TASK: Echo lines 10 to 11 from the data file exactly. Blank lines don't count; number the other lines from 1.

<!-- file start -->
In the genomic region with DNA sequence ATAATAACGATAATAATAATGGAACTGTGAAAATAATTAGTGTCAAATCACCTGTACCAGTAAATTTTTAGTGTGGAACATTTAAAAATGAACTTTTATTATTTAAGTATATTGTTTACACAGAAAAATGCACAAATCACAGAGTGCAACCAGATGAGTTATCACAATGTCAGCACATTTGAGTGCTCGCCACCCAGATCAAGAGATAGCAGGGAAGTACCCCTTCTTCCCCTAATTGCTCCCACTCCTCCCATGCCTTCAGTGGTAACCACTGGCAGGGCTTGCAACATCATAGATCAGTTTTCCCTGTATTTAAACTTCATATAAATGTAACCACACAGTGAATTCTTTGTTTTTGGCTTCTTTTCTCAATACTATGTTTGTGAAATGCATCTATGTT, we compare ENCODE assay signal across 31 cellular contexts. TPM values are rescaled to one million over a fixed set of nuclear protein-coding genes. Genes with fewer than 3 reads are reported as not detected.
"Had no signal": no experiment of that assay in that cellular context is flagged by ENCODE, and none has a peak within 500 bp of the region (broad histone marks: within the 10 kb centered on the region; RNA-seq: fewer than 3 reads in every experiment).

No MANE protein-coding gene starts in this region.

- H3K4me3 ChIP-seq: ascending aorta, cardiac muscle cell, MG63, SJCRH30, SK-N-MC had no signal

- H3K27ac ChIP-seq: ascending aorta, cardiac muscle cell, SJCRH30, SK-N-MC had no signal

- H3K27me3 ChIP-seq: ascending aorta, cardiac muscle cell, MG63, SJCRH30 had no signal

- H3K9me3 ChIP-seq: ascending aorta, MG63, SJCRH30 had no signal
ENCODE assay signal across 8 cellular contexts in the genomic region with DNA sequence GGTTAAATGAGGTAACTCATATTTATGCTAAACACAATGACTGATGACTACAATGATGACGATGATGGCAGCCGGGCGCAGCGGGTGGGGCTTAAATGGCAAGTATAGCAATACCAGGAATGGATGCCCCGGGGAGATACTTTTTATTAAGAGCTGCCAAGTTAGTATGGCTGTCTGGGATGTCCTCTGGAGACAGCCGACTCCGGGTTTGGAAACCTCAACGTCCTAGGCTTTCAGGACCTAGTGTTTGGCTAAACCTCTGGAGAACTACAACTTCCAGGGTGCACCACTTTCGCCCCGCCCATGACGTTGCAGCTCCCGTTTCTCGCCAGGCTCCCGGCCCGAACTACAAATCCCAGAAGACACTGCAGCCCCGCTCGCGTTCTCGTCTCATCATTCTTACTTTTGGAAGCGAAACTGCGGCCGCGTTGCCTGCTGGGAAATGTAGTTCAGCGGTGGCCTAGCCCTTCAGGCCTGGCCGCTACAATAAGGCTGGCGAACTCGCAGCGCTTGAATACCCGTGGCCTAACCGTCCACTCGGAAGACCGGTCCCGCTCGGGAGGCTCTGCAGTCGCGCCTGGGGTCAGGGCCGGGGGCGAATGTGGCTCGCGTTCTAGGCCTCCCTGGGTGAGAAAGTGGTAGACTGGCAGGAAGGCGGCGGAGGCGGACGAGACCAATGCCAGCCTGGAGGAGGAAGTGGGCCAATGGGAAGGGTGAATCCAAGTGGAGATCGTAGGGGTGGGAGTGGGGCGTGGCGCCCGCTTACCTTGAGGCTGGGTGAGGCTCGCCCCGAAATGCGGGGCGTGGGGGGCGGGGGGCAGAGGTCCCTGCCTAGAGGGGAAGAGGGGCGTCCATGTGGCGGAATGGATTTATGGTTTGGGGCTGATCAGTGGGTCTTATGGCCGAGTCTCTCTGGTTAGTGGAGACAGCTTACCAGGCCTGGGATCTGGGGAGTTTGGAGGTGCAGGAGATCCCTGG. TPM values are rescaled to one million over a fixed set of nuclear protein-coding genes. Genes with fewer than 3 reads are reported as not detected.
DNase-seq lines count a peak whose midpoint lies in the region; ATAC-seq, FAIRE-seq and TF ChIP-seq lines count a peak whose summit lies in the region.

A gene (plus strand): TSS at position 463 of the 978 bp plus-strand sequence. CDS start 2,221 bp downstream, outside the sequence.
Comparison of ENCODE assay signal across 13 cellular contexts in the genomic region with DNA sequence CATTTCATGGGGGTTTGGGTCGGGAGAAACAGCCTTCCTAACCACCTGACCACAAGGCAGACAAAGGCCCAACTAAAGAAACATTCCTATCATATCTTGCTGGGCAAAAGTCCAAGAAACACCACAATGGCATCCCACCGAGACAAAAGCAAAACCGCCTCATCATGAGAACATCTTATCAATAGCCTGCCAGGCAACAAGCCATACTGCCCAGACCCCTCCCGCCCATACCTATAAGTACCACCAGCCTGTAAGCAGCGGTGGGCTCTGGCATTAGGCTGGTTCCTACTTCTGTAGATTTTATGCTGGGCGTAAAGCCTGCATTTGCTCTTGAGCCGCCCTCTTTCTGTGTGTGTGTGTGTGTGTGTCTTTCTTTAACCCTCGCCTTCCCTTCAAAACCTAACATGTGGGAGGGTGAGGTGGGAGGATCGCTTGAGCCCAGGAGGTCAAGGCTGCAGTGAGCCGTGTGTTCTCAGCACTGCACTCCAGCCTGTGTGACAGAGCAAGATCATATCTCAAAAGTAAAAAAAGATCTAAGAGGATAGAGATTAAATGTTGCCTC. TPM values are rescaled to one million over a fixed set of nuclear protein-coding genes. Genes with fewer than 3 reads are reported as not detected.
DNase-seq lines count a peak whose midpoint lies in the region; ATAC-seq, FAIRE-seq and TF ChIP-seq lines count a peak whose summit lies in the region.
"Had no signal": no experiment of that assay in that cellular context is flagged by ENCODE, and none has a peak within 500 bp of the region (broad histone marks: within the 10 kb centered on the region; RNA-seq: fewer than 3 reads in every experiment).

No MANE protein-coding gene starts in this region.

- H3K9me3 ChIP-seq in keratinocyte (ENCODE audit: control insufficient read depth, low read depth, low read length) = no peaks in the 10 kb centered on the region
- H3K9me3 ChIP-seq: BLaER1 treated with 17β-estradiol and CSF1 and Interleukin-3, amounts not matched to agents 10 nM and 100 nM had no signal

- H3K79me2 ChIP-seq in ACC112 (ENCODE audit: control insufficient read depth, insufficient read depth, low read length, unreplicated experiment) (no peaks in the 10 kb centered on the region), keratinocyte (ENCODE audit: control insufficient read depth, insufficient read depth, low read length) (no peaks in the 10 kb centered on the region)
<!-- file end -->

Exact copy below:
A gene (plus strand): TSS at position 463 of the 978 bp plus-strand sequence. CDS start 2,221 bp downstream, outside the sequence.
Comparison of ENCODE assay signal across 13 cellular contexts in the genomic region with DNA sequence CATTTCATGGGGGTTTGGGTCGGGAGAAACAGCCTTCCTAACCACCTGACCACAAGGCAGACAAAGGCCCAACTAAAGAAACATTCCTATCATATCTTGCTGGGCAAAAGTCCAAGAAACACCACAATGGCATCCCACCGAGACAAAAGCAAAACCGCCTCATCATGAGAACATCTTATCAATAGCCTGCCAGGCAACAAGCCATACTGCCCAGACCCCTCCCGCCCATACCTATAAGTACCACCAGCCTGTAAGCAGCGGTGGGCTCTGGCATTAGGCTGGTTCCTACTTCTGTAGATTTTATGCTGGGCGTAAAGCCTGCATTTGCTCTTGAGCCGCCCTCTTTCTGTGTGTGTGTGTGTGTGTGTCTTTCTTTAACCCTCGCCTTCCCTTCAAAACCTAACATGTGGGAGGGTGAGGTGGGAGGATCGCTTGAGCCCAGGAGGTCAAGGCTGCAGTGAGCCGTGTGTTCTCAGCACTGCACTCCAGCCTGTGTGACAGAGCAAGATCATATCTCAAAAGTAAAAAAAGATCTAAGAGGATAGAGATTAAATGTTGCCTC. TPM values are rescaled to one million over a fixed set of nuclear protein-coding genes. Genes with fewer than 3 reads are reported as not detected.